Lib Dem Conference: Party 'cannot go it alone' over Trident
The Lib Dems need to build a "broad coalition of support" if they are serious about an alternative to Trident, a former minister has said.
Nick Harvey told a fringe meeting there was a "realistic chance" of securing a different outcome to renewing the UK's existing nuclear weapons system.
But he warned his party against adopting an "intellectually satisfying" policy which no-one else agreed with.
The Conservatives are committed to renewal but many Lib Dems oppose it.
A decision on whether to proceed with Trident renewal has effectively been pushed back until after the next election - scheduled for 2015.
Experts say maintaining a continuous at-sea deterrent for the next generation will cost between £25bn and £100bn to build and operate.
Until he lost his job as armed forces minister in the reshuffle earlier this month, Mr Harvey was in charge of a value-for-money study looking at the feasibility of alternatives to Trident.
He said he hoped the report - when it is published next year - would provoke a debate on what future capability the UK needed and what the country could afford.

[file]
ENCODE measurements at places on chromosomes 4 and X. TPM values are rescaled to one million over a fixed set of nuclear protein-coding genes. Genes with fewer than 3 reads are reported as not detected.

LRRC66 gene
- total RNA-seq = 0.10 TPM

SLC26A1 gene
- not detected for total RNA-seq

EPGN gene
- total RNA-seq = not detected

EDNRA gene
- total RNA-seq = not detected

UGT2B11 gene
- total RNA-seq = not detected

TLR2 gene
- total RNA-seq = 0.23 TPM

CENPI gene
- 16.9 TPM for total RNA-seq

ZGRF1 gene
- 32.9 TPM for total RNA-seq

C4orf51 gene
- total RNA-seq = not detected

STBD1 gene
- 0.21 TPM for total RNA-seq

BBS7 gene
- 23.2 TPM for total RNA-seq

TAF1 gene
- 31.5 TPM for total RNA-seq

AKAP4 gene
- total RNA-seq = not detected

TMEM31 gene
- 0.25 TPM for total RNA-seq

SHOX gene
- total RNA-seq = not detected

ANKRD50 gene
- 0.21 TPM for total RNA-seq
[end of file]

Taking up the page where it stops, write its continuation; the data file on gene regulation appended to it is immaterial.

Mr Harvey suggested his party "had got away with it" by entering the 2010 election on a pledge to oppose Trident renewal but not set out a concrete alternative.
"We cannot seriously expect to come back five years later and get away with that again," he said.
The Lib Dems, he added, must look for support "from the left" if it wanted to win the argument for an alternative posture and if they hoped to persuade the public.
"I think we should resist the temptation of finding a new Lib Dem policy that is so intellectually satisfying it flies at the next election and attracts support from no-one but ourselves," he said.
Mr Harvey suggested the future of the UK's nuclear deterrent could be an election issue in 2015 for the first time in more than 30 years.
Parliament supported the principle of Trident renewal in in 2007, when both Labour and the Tories were in favour.